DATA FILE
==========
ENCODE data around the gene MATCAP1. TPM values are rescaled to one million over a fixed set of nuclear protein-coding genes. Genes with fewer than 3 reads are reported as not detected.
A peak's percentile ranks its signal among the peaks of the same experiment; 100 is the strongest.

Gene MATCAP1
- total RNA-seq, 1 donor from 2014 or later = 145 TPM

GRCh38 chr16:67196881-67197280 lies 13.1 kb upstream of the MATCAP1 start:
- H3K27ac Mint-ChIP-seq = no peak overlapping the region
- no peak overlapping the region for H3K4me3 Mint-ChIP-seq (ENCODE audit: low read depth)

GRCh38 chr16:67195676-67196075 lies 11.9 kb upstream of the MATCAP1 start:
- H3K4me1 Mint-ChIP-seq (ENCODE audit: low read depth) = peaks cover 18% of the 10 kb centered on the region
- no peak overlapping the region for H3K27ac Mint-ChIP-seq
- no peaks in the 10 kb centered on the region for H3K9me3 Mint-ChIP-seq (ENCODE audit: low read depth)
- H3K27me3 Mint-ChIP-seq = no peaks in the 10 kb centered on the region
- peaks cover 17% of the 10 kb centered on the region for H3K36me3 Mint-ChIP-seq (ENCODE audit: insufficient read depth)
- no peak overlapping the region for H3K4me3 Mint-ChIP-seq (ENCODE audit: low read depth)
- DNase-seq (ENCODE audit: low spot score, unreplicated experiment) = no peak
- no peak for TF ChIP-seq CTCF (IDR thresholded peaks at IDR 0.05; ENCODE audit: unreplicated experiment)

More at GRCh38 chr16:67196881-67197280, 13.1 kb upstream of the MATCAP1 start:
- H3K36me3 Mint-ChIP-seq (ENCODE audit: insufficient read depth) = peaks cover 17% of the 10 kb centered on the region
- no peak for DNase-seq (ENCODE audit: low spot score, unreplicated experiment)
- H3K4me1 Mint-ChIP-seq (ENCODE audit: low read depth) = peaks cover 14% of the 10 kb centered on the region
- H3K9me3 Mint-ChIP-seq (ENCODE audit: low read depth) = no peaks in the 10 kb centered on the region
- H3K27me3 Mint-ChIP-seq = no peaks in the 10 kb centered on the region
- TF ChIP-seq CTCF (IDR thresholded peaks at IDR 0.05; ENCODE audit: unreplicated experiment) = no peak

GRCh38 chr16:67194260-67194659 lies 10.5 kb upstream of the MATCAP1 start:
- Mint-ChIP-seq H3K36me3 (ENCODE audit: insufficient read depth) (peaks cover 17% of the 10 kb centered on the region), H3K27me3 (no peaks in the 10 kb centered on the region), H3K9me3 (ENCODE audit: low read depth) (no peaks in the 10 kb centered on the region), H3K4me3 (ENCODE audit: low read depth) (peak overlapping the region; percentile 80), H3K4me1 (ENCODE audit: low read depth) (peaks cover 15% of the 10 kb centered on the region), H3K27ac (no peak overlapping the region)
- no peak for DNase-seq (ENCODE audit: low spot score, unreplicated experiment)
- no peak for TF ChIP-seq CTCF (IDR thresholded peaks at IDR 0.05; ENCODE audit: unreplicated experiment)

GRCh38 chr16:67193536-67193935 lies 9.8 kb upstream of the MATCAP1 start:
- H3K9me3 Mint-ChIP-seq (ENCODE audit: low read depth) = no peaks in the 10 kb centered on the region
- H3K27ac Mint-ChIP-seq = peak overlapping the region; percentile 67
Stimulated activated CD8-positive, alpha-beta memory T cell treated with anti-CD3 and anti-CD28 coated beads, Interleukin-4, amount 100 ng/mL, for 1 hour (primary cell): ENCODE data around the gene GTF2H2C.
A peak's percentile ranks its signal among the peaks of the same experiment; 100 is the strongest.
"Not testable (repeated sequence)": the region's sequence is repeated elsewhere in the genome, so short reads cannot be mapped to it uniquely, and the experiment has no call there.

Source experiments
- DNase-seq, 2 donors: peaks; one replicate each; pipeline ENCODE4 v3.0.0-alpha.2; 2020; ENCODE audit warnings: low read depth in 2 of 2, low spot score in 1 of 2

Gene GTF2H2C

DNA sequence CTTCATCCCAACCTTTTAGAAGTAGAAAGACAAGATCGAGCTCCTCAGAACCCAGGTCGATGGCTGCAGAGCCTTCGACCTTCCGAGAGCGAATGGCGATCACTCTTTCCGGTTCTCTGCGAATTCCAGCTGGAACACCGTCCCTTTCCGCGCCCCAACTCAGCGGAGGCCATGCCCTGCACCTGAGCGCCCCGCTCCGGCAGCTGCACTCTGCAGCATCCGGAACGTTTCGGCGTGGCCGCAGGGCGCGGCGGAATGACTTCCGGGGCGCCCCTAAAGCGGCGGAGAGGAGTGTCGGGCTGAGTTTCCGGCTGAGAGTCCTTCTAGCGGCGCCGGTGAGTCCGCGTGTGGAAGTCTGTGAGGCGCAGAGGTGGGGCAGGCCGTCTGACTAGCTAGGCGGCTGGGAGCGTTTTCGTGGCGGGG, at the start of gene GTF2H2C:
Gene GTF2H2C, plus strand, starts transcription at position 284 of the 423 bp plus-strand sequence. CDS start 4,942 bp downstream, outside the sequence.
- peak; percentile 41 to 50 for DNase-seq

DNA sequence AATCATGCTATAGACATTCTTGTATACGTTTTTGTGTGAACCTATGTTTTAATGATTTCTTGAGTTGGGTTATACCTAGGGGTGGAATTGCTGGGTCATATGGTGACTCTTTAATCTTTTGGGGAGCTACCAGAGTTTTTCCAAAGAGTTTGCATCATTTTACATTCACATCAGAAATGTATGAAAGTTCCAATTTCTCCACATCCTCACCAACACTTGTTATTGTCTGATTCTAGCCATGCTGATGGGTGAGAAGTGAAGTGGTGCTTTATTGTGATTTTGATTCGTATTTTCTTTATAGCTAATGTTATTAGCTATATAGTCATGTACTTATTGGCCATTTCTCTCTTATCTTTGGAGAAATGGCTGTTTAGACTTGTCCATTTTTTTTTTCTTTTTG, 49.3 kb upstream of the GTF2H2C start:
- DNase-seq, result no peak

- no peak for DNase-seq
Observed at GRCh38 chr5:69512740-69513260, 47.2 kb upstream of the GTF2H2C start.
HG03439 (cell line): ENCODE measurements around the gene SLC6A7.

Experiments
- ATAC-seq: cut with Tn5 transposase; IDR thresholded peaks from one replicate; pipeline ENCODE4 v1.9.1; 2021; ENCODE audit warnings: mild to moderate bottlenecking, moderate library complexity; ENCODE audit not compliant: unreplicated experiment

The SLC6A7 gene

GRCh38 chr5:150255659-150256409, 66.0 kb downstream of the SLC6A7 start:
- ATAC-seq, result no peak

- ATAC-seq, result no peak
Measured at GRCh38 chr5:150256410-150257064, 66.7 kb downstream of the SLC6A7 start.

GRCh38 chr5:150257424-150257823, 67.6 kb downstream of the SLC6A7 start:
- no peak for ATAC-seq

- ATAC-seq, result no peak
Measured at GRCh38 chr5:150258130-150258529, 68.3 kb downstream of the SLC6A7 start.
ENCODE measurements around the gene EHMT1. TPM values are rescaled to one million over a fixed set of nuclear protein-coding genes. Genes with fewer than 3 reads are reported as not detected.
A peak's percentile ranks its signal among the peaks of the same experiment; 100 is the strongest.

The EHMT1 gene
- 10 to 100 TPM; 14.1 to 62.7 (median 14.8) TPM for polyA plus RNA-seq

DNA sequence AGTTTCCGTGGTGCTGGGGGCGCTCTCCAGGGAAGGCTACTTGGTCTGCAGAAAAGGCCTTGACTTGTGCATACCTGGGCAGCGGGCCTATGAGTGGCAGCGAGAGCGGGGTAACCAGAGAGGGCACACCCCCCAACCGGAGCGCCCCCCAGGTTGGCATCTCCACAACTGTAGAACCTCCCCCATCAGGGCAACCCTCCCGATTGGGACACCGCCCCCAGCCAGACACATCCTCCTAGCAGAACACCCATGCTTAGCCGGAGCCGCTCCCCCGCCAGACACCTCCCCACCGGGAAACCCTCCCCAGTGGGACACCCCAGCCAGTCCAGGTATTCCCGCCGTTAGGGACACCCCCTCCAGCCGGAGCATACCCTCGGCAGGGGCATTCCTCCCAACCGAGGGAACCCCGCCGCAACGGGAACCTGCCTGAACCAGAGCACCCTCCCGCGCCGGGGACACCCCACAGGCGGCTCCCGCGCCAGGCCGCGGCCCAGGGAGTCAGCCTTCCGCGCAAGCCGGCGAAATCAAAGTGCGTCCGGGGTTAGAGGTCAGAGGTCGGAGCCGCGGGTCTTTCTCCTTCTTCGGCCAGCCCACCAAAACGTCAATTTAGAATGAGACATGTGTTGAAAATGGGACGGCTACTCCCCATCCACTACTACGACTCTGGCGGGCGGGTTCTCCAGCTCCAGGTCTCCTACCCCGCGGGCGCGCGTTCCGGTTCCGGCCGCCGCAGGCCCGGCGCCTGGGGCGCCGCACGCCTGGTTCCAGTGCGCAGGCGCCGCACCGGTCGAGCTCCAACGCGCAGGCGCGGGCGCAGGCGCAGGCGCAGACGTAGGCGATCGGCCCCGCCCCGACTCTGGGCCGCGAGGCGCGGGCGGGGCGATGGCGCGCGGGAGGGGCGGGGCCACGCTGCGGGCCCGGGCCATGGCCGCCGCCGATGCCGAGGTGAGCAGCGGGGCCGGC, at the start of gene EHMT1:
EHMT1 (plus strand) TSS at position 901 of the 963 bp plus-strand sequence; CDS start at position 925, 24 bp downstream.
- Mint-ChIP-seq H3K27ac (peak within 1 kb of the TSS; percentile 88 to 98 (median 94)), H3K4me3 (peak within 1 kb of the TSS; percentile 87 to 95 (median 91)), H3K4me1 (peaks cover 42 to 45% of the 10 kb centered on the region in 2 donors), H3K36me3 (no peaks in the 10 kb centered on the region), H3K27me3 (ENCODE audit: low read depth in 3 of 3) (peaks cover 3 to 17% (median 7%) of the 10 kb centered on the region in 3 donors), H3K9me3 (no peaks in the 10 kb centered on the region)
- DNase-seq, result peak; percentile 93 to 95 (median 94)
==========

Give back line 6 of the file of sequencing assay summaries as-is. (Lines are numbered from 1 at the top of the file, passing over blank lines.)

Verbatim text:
- H3K27ac Mint-ChIP-seq = no peak overlapping the region